PoliGraph looked at how much more it would cost people to buy an entry-level plan on MNsure — the minimum people need to spend to avoid a fine — with the help of a subsidy. Read the full analysis.
Here's the methodology behind the analysis:
• The calculations take into account both premium rate increases and how federal tax subsidies reduce someone's monthly insurance payment from the sticker price. That provides a better idea of how much more MNsure participants are paying each month, not just how much more insurance companies are charging.
• Rate and dollar increases apply to the lowest cost plan, which is the minimum amount of coverage someone needs to buy to avoid a fine.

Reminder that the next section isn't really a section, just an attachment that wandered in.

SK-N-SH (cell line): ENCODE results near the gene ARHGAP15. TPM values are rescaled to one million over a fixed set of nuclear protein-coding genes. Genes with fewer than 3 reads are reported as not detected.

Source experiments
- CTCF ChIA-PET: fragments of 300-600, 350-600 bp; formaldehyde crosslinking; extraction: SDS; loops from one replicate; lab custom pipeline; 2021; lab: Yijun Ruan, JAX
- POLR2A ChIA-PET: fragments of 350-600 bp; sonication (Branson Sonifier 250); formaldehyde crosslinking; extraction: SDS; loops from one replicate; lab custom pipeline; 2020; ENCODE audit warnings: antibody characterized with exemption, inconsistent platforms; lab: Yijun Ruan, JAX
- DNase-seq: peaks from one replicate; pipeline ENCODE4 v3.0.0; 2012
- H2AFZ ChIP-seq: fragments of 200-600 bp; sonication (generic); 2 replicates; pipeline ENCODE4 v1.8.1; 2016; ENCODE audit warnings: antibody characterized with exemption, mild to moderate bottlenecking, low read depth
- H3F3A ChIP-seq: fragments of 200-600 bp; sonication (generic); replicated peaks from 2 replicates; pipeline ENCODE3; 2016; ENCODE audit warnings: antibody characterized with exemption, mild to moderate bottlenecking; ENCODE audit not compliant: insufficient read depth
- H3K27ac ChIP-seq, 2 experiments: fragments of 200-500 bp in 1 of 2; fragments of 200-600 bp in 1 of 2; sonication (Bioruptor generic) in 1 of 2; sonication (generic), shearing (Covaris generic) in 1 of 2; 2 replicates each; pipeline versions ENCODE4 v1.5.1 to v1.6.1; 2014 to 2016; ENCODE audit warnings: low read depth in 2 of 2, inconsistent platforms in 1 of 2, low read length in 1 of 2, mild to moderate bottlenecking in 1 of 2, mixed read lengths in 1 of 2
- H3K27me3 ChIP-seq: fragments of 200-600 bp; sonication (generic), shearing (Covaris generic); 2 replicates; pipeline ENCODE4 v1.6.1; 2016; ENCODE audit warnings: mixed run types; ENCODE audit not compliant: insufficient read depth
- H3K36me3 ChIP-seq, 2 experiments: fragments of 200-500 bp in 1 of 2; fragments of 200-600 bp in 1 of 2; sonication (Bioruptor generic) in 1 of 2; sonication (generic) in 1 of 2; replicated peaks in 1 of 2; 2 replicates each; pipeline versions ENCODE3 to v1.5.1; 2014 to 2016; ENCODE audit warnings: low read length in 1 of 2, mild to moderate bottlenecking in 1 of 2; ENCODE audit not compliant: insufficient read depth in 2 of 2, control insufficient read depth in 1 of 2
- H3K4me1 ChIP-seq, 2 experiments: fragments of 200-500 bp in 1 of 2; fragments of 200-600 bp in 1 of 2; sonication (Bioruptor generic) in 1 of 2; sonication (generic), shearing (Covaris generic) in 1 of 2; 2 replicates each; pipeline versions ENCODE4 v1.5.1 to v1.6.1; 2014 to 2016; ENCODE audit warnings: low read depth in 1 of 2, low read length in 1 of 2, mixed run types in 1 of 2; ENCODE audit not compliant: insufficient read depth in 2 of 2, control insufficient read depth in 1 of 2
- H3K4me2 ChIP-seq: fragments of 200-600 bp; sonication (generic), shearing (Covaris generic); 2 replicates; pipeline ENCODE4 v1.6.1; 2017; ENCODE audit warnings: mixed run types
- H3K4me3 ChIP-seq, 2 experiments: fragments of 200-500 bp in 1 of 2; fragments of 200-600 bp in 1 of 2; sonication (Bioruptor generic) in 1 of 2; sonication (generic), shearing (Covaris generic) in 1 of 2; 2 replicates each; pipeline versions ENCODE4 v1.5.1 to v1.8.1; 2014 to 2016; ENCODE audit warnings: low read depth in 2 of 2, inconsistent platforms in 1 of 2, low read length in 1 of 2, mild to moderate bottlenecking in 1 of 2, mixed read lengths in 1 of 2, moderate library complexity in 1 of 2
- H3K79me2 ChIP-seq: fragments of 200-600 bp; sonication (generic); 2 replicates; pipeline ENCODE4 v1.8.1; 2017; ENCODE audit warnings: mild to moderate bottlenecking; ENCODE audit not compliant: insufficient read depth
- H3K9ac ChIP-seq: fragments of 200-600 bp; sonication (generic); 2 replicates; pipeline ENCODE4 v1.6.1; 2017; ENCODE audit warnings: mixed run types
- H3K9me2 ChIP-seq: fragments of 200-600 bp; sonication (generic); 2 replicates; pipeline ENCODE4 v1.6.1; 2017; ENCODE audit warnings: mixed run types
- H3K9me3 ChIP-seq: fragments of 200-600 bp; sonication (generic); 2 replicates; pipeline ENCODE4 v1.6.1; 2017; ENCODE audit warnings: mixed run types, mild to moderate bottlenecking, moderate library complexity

• In each test case, the calculations are based on the MNsure participant aging one year; a 30-year-old participating in the exchange in 2014 is 31 by the time she is buying insurance through MNsure in 2015.
• In each test case, the MNsure participant's income has increased two percent between 2014 and 2015, which tracks with salary data compiled by the Bureau of Labor Statistics.
• Typically, it would make sense to weight each insurance plan's increase — but not in this case. That's because PreferredOne, the insurance company that insured 60 percent of MNsure's 2014 participants, is leaving the exchange. There's no way to tell whether people enrolled in those plans will keep them or choose a different plan offered through MNsure. But it's likely that people eligible for a tax subsidy will move to a different carrier because subsidies are available only to people who enroll in a health plan through MNsure.